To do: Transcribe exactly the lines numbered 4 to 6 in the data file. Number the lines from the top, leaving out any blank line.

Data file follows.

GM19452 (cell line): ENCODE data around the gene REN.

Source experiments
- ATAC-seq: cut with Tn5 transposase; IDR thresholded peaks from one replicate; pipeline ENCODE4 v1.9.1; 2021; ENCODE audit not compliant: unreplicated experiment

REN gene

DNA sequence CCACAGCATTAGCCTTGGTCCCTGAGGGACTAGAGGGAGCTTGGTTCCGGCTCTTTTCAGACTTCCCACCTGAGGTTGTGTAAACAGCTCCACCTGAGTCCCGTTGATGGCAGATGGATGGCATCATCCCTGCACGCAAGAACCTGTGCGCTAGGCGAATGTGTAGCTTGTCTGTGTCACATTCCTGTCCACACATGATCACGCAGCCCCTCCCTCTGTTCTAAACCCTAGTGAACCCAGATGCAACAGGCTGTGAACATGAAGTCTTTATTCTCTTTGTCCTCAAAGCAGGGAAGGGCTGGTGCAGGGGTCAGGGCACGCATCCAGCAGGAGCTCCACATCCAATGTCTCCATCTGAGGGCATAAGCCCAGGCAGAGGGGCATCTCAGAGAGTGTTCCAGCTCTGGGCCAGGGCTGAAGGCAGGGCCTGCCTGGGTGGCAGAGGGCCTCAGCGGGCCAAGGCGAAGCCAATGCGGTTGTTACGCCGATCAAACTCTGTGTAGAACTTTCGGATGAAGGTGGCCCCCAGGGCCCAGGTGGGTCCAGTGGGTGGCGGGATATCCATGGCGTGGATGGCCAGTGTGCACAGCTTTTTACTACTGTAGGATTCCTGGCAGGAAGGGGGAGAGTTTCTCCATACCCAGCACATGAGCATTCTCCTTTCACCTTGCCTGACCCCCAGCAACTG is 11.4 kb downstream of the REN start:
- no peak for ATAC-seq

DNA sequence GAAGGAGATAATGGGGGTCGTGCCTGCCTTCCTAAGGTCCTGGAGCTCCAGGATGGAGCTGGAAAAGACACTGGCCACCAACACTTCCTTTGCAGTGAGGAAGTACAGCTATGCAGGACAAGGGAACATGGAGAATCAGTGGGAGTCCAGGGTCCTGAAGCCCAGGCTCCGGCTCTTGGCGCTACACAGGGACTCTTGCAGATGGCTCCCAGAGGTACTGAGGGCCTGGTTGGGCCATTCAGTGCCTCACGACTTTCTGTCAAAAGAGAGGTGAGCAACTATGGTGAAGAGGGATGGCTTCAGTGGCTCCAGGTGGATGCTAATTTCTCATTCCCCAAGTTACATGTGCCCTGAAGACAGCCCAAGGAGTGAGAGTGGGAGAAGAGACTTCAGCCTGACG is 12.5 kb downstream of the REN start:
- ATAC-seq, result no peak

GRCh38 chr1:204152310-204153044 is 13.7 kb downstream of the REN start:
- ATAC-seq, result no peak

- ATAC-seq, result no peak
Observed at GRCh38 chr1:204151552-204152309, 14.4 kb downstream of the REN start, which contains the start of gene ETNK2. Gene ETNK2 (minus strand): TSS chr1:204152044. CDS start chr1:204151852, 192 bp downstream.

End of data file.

REN gene

DNA sequence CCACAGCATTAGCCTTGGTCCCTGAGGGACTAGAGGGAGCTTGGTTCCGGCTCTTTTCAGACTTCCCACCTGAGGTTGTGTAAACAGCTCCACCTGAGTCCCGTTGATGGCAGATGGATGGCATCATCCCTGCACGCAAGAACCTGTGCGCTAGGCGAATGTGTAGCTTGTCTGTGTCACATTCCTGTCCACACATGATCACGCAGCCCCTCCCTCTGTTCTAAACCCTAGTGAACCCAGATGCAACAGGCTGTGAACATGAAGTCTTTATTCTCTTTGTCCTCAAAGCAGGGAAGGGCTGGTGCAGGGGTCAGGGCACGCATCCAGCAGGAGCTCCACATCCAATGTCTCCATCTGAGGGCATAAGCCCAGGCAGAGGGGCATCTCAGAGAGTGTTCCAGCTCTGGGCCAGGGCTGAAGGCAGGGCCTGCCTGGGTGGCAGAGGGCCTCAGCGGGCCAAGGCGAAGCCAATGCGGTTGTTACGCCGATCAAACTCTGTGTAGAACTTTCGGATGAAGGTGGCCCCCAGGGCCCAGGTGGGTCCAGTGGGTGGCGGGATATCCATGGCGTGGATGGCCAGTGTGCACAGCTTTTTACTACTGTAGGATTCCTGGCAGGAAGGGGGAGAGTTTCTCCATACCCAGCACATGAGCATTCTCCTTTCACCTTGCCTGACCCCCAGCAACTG is 11.4 kb downstream of the REN start:
- no peak for ATAC-seq